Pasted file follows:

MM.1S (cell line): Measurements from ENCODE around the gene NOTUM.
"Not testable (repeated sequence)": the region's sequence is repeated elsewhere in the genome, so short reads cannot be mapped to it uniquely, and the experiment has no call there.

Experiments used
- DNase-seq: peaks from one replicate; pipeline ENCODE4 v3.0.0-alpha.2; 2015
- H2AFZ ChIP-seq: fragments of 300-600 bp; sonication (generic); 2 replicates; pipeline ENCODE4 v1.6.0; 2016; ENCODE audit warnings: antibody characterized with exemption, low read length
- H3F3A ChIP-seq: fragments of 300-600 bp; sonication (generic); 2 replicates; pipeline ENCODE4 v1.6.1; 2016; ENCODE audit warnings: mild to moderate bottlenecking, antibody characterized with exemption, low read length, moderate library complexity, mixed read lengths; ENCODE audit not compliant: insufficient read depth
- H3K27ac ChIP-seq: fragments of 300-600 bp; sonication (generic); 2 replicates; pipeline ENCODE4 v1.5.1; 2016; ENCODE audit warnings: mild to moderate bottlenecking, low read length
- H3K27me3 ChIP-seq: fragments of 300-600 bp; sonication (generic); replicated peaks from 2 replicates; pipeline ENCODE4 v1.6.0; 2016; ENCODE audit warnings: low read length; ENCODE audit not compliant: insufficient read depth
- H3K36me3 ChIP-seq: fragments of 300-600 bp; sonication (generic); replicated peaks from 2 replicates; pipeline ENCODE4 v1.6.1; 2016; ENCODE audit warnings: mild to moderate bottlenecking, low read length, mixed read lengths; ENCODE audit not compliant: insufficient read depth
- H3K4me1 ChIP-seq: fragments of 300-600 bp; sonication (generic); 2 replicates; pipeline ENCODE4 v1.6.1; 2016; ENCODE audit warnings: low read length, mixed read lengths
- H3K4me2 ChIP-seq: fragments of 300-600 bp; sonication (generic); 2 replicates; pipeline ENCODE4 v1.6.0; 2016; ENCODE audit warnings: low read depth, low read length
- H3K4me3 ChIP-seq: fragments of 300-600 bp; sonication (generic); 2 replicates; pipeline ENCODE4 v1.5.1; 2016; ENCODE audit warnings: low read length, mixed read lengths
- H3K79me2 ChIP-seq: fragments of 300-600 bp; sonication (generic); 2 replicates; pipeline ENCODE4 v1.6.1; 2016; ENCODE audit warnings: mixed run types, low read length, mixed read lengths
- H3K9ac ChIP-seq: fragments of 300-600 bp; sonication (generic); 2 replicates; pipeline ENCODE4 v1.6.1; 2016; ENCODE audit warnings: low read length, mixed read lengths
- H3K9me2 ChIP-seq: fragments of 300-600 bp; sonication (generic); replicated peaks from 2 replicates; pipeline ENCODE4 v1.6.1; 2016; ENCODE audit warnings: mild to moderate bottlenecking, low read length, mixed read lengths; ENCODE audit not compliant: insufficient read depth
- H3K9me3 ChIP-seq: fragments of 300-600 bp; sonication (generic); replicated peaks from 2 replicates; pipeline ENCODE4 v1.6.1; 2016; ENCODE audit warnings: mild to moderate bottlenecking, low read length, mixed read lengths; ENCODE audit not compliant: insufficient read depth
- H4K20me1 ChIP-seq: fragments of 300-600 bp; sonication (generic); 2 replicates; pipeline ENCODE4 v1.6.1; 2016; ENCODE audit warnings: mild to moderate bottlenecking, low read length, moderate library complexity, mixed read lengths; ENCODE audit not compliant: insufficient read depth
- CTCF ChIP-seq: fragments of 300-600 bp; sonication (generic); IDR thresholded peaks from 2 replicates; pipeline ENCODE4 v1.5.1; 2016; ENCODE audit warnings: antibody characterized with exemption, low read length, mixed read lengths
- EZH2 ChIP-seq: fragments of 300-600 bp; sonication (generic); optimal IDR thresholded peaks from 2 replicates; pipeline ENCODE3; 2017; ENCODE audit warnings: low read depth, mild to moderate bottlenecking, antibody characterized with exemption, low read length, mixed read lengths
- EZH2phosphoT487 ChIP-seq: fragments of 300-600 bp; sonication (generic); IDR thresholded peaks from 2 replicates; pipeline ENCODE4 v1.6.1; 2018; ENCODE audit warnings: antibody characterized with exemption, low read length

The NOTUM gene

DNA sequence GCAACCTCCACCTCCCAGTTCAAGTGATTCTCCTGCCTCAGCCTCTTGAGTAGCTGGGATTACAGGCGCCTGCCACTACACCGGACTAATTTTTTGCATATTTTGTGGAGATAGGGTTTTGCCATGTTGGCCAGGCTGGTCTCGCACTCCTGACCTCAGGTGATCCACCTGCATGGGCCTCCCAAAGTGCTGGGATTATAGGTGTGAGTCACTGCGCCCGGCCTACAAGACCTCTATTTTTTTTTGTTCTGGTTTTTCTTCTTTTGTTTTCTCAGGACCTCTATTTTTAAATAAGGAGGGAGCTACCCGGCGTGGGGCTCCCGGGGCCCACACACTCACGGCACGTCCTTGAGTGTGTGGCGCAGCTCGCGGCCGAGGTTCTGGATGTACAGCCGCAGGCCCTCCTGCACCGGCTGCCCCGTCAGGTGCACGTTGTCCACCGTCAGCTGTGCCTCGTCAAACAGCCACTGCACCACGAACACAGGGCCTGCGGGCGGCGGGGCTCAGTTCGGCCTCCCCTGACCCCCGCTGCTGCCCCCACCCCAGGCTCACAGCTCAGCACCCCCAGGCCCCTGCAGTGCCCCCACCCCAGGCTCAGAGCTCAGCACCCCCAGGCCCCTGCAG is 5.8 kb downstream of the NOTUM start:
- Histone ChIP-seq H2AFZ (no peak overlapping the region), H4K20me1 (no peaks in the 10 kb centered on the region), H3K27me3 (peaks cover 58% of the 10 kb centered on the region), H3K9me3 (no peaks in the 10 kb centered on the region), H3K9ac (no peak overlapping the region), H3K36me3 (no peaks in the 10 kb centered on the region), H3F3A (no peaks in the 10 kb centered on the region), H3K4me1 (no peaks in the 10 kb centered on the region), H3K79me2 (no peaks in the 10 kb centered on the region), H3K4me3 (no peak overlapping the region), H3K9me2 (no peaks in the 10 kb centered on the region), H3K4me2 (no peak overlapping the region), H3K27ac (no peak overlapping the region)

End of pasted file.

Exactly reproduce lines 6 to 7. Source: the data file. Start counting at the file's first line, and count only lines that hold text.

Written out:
- H3F3A ChIP-seq: fragments of 300-600 bp; sonication (generic); 2 replicates; pipeline ENCODE4 v1.6.1; 2016; ENCODE audit warnings: mild to moderate bottlenecking, antibody characterized with exemption, low read length, moderate library complexity, mixed read lengths; ENCODE audit not compliant: insufficient read depth
- H3K27ac ChIP-seq: fragments of 300-600 bp; sonication (generic); 2 replicates; pipeline ENCODE4 v1.5.1; 2016; ENCODE audit warnings: mild to moderate bottlenecking, low read length